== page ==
Sometimes, we wonder whether all the health regulations the city enforces actually keep people from getting sick. Were you more likely to suffer unpleasant food-related maladies 50 years ago, when restaurant regulations were less stringent? (We hesitate to call a point in which black and Jewish people weren't allowed in downtown department stores a "simpler time," but in a regulatory respect it probably was.) Or are the endless, repetitive citations just money makers for the city and thin security blankets for diners? Also, what if God is just playing a cruel joke and doesn't care one way or the other about what happens to us? Also, here are this week's health code violation highlights.
Piola (3201 Louisiana), an upscale pizza chain based in Italy, apparently maintains European traditions when it comes to sanitation. The pizza station and bar were clean, but the kitchen had a couple of violations, one of which seems serious. A Sardinian guy once told us that, in Italy, if you eat at a restaurant and get sick, you don't bitch or moan or sue or go home and take a nap and then burn the place down, you deal with it. Maybe the manager should have told the inspector that when he or she was writing Piola up for food that wasn't "in sound condition/safe for human consumption/not free from spoilage, filth, other contaminants/not obtained from an approved source/not in compliance with laws relating to food labeling." The inspection was based on a complaint; Piola also notched a repeat violation for not having a thermometer to measure final rinse temperature on the dishwasher.
Editor's Note: Piola responds: "It is true that the health department came by and found an ice cream with improper label/origin from the manufacturer and the Health Department is now in a dispute with the manufacturer himself regarding how the item should be packaged and under what license it should be sold. Meanwhile, we're in the middle, simply holding on to this ice cream and waiting for this bureaucracy issue to be worked out between them."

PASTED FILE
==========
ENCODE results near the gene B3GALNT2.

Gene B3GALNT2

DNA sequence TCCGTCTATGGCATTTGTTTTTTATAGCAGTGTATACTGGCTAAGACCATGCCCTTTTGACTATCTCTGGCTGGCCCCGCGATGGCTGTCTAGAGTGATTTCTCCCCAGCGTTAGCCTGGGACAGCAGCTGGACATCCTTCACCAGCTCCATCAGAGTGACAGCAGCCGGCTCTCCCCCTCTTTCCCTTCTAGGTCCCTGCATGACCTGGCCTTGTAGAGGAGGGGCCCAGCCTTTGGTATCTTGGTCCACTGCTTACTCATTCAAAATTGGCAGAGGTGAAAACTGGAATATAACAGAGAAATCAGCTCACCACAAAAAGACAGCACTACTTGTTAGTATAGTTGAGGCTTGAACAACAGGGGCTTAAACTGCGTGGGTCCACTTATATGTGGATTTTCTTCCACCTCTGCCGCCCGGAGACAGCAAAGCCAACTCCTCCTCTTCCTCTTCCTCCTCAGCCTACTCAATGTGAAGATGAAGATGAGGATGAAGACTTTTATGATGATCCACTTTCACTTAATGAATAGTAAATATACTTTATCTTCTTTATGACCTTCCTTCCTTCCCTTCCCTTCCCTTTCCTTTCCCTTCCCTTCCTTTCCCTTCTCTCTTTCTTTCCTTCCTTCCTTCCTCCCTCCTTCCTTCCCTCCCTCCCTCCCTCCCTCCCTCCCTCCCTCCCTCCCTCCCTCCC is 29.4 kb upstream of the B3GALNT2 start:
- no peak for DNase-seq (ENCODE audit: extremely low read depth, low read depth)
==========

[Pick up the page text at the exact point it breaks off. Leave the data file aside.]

We've never heard of Faces Club (1454 Witte), and that's an unusual thing, seeing as we've been to or heard of the majority of the bars in Houston. (This is not a point of pride.) After consulting reviews and the bar's Facebook profile, we found out it's a neighborhood dive that hosts local blues and country near the heavily Hispanic and Korean section of Long Point. Looks like it could be a good spot, actually -- you just might not necessarily want to eat there. Faces was issued a citation after a recent inspection found the following violations: poorly maintained/improperly designed utensils, lack of handwashing signs and dispensing utensils with handles in the food. There was also a repeat violation for a missing Food Service Manager Certification. Of course, we say you might not want to eat there; we probably still would, because we are not dainty. Look at this place. Are you expecting Howard Hughes-like cleanliness?
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La Fendee Mediterranean Grill (1402 Westheimer) scored seven violations, including write-ups for dirty vent filters, dust and debris on non-food-contact surfaces, potentially slimy ice and food that wasn't "upgraded/replaced" in the time frame laid out by state rules. The inspector must not have seen the mooching black-and-white cat that hangs out on the restaurant's patio, which is good news, because like prohibition agents of old, health inspectors have standing orders to put a swift end to anything fun or endearing.
Shock, horror of the week: St. John's (
1 Park Place Lane, Monopoly Board 2401 Claremont) should be able to afford to keep things clean, considering tuition there is exactly one unicorn horn per semester. But the Lee Field concession stand got a violation for crusted grease/soil deposits. Rushmore's not so charming anymore, is it?! Welcome to the real world, Rebels Mavericks.